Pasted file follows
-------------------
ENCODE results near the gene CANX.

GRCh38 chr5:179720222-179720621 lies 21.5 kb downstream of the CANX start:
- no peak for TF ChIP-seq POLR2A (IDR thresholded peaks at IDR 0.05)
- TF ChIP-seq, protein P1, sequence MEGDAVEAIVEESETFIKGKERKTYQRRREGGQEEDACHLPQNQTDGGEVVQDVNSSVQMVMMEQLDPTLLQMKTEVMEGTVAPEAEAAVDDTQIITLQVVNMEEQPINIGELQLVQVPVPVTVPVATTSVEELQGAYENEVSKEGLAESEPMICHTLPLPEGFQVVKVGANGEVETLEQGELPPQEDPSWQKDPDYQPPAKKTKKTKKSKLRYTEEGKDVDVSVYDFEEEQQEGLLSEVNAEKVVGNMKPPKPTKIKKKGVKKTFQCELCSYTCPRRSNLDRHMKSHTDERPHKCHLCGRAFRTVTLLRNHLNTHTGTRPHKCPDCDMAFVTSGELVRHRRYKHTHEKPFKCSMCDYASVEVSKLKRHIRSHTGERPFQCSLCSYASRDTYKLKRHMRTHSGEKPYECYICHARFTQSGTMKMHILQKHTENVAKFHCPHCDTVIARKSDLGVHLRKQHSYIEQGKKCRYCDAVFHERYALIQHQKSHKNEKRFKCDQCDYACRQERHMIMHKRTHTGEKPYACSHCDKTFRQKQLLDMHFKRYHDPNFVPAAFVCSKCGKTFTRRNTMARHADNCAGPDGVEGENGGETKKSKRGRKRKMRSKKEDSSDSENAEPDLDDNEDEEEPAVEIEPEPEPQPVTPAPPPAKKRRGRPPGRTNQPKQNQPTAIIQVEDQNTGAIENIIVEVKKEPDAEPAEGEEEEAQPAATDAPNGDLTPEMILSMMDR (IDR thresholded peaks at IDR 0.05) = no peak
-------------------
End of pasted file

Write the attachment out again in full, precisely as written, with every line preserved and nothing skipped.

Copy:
ENCODE results near the gene CANX.

GRCh38 chr5:179720222-179720621 lies 21.5 kb downstream of the CANX start:
- no peak for TF ChIP-seq POLR2A (IDR thresholded peaks at IDR 0.05)
- TF ChIP-seq, protein P1, sequence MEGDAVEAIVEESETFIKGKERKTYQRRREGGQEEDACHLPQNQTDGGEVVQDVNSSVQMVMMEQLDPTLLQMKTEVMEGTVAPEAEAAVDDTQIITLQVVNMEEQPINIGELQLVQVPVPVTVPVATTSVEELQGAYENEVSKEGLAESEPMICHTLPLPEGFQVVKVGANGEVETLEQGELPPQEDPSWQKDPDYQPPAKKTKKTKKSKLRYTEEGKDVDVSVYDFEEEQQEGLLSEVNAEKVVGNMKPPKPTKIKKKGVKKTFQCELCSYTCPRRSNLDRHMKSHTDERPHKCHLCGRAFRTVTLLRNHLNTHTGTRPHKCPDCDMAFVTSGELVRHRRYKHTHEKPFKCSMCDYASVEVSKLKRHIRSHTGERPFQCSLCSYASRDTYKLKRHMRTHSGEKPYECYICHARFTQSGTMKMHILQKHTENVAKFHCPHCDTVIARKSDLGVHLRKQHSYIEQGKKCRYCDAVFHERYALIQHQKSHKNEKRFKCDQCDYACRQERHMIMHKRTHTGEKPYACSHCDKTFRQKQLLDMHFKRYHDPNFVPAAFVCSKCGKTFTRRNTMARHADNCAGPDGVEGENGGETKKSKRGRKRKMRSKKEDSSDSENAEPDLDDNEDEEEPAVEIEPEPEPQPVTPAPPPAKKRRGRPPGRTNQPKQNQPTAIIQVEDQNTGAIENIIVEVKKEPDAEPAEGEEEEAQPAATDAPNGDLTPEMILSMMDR (IDR thresholded peaks at IDR 0.05) = no peak